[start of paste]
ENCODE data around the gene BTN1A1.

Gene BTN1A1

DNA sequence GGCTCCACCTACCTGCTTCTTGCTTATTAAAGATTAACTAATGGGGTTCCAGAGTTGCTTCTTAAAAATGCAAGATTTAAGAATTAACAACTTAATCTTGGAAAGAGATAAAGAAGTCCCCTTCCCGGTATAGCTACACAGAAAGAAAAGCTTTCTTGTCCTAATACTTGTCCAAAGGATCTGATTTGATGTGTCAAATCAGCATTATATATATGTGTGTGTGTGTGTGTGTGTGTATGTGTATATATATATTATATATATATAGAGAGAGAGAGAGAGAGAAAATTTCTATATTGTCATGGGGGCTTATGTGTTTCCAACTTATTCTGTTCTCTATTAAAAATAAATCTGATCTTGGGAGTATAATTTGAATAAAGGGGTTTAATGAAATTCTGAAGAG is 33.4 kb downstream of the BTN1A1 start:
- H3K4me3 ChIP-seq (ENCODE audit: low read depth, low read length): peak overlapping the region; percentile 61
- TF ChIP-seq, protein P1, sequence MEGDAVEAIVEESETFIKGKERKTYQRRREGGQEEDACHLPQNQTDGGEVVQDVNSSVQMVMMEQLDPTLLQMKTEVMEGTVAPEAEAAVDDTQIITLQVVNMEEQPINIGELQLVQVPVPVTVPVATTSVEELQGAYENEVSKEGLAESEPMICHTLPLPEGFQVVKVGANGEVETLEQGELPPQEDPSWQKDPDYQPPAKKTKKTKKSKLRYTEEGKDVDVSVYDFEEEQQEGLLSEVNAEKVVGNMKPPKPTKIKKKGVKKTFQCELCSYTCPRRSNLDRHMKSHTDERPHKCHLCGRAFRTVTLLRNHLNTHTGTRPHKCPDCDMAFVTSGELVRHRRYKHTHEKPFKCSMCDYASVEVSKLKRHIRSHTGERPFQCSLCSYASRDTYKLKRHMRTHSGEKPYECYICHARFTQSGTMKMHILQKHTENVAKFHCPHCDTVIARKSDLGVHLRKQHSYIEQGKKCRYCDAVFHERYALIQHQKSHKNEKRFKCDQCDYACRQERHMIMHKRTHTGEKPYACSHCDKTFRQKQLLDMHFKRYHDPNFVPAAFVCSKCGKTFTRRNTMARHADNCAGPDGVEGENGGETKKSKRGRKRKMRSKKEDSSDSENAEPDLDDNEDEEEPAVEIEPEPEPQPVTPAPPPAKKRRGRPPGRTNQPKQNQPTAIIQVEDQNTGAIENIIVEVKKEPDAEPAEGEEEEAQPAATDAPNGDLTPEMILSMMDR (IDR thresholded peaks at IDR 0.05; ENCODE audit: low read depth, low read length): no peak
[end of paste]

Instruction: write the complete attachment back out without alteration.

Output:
ENCODE data around the gene BTN1A1.

Gene BTN1A1

DNA sequence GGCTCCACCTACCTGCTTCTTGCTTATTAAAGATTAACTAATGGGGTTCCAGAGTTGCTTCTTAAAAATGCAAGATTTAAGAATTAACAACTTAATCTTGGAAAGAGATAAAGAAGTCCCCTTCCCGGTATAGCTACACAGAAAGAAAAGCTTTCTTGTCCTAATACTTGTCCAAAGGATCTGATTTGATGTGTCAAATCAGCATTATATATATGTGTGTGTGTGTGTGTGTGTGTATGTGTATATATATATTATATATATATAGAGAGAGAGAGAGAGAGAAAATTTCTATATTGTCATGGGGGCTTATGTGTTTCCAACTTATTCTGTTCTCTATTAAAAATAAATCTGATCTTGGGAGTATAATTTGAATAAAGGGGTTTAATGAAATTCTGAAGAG is 33.4 kb downstream of the BTN1A1 start:
- H3K4me3 ChIP-seq (ENCODE audit: low read depth, low read length): peak overlapping the region; percentile 61
- TF ChIP-seq, protein P1, sequence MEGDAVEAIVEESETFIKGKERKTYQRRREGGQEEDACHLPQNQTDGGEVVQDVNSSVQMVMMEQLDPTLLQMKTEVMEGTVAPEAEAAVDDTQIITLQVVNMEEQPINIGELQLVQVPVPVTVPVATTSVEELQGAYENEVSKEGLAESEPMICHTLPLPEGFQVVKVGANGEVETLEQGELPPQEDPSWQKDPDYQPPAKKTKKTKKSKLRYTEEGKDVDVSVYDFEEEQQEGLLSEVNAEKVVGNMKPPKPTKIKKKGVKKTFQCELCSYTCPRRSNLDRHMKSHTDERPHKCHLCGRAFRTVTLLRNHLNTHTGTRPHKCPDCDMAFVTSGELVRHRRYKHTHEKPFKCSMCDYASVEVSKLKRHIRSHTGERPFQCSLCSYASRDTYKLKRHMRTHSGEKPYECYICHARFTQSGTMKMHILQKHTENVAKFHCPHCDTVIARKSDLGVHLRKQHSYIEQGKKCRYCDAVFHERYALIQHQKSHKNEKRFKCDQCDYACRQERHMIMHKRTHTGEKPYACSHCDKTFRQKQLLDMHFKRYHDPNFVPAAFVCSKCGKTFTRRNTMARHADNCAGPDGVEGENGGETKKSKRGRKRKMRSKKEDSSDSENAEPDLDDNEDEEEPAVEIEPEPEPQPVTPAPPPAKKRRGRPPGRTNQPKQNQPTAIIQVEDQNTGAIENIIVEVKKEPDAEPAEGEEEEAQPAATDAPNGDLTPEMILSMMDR (IDR thresholded peaks at IDR 0.05; ENCODE audit: low read depth, low read length): no peak